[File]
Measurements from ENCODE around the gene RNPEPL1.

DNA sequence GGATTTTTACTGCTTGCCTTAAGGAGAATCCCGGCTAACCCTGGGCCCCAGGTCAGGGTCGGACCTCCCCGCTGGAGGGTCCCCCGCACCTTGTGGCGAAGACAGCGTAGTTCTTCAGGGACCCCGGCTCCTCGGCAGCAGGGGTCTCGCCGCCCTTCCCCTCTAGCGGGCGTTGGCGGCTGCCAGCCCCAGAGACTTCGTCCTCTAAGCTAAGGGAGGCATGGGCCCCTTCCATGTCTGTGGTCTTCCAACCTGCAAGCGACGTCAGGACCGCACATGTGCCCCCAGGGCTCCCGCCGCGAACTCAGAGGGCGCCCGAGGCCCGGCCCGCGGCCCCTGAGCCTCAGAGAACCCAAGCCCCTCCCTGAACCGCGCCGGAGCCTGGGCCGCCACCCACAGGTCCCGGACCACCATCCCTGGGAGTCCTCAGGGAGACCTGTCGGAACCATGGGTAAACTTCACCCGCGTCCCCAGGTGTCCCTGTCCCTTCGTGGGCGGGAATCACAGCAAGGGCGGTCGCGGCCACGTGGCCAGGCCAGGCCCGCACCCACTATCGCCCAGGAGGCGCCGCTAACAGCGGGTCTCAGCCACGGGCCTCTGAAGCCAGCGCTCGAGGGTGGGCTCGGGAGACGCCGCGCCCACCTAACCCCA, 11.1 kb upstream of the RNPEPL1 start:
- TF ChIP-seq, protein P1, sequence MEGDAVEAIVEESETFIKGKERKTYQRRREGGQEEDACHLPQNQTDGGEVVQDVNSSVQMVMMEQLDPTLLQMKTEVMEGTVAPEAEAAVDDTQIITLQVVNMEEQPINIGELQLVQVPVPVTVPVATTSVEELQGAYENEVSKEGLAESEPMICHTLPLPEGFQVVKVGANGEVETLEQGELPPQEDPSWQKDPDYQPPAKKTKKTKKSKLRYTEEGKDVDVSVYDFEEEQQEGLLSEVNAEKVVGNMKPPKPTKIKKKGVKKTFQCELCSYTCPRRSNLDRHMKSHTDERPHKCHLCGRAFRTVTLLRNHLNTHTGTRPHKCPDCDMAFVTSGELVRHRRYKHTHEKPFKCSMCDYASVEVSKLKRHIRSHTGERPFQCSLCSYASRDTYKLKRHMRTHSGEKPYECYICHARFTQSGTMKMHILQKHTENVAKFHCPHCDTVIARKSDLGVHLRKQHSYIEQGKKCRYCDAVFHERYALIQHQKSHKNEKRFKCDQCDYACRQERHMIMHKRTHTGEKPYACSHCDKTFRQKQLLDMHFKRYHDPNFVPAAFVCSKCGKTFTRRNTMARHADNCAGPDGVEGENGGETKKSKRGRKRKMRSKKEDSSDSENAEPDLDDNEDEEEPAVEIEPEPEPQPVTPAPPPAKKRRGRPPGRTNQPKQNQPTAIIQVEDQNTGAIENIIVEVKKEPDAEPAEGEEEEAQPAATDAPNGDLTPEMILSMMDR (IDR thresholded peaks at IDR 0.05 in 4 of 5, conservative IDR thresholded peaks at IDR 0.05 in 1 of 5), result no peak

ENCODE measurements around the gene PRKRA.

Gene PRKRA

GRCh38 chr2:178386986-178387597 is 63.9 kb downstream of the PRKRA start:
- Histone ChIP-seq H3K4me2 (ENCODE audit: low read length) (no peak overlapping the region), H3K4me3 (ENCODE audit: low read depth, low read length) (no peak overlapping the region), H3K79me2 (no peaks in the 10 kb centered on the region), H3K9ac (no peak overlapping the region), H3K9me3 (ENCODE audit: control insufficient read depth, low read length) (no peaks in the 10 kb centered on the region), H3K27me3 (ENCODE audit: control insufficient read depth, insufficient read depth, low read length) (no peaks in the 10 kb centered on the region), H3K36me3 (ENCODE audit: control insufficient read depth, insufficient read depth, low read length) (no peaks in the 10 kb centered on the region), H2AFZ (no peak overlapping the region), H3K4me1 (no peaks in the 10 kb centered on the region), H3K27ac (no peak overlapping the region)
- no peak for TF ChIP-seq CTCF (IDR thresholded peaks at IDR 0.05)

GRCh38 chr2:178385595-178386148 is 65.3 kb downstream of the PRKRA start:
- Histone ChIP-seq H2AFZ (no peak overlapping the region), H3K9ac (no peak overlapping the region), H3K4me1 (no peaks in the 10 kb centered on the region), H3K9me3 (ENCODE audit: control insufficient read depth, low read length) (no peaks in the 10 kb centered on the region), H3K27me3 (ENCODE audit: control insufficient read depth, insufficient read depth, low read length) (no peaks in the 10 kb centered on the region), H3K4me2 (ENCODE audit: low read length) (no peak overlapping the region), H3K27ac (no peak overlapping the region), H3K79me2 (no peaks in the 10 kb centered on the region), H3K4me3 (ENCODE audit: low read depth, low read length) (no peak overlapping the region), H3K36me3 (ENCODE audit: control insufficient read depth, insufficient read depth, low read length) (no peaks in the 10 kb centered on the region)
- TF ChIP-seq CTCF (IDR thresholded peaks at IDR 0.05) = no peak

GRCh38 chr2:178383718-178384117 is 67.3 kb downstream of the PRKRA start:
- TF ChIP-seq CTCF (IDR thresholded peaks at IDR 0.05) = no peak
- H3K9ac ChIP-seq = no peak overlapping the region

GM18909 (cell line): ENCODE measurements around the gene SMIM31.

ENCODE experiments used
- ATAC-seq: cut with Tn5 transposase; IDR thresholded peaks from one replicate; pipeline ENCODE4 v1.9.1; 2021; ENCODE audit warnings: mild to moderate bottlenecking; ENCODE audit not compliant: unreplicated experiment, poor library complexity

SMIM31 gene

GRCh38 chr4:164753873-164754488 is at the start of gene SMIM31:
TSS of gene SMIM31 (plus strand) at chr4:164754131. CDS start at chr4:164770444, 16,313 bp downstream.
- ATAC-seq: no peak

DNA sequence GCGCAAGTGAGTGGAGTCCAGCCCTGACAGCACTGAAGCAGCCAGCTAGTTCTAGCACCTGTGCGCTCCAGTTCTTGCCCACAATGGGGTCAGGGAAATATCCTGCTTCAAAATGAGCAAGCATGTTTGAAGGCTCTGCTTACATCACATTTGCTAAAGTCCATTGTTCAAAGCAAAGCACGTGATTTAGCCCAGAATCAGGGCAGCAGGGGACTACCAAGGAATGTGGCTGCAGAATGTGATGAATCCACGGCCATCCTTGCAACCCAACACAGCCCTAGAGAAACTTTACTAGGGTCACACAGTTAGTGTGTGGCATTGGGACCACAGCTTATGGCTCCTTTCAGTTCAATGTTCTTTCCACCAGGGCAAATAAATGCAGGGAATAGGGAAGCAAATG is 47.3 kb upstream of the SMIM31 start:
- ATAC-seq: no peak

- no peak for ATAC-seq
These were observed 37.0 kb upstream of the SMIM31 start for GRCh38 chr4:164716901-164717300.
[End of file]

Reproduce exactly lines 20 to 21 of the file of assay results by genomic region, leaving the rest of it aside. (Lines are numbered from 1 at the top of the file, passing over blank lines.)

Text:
TSS of gene SMIM31 (plus strand) at chr4:164754131. CDS start at chr4:164770444, 16,313 bp downstream.
- ATAC-seq: no peak